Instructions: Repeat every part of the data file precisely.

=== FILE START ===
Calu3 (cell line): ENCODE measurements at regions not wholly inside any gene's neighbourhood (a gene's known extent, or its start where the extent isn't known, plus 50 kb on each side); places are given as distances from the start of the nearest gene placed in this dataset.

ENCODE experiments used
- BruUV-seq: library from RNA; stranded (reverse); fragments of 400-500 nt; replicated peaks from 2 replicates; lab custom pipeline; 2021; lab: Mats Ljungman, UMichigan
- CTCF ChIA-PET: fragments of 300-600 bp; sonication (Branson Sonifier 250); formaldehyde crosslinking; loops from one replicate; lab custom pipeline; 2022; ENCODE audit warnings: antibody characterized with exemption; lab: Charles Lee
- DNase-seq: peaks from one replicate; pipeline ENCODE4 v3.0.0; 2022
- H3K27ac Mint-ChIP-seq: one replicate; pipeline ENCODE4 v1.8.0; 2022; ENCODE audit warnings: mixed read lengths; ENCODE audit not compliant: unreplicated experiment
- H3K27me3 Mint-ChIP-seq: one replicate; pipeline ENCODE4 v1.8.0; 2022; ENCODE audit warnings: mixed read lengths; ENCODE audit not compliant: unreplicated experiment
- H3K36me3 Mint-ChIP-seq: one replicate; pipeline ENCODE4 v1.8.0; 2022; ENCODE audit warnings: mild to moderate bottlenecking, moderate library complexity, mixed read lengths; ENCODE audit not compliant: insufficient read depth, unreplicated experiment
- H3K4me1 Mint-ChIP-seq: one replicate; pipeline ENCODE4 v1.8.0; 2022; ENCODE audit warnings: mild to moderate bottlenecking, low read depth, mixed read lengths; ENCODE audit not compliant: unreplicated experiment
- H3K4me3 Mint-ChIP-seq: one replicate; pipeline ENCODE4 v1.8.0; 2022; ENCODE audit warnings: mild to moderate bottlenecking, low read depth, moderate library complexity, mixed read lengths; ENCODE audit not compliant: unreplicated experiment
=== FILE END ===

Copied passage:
Calu3 (cell line): ENCODE measurements at regions not wholly inside any gene's neighbourhood (a gene's known extent, or its start where the extent isn't known, plus 50 kb on each side); places are given as distances from the start of the nearest gene placed in this dataset.

ENCODE experiments used
- BruUV-seq: library from RNA; stranded (reverse); fragments of 400-500 nt; replicated peaks from 2 replicates; lab custom pipeline; 2021; lab: Mats Ljungman, UMichigan
- CTCF ChIA-PET: fragments of 300-600 bp; sonication (Branson Sonifier 250); formaldehyde crosslinking; loops from one replicate; lab custom pipeline; 2022; ENCODE audit warnings: antibody characterized with exemption; lab: Charles Lee
- DNase-seq: peaks from one replicate; pipeline ENCODE4 v3.0.0; 2022
- H3K27ac Mint-ChIP-seq: one replicate; pipeline ENCODE4 v1.8.0; 2022; ENCODE audit warnings: mixed read lengths; ENCODE audit not compliant: unreplicated experiment
- H3K27me3 Mint-ChIP-seq: one replicate; pipeline ENCODE4 v1.8.0; 2022; ENCODE audit warnings: mixed read lengths; ENCODE audit not compliant: unreplicated experiment
- H3K36me3 Mint-ChIP-seq: one replicate; pipeline ENCODE4 v1.8.0; 2022; ENCODE audit warnings: mild to moderate bottlenecking, moderate library complexity, mixed read lengths; ENCODE audit not compliant: insufficient read depth, unreplicated experiment
- H3K4me1 Mint-ChIP-seq: one replicate; pipeline ENCODE4 v1.8.0; 2022; ENCODE audit warnings: mild to moderate bottlenecking, low read depth, mixed read lengths; ENCODE audit not compliant: unreplicated experiment
- H3K4me3 Mint-ChIP-seq: one replicate; pipeline ENCODE4 v1.8.0; 2022; ENCODE audit warnings: mild to moderate bottlenecking, low read depth, moderate library complexity, mixed read lengths; ENCODE audit not compliant: unreplicated experiment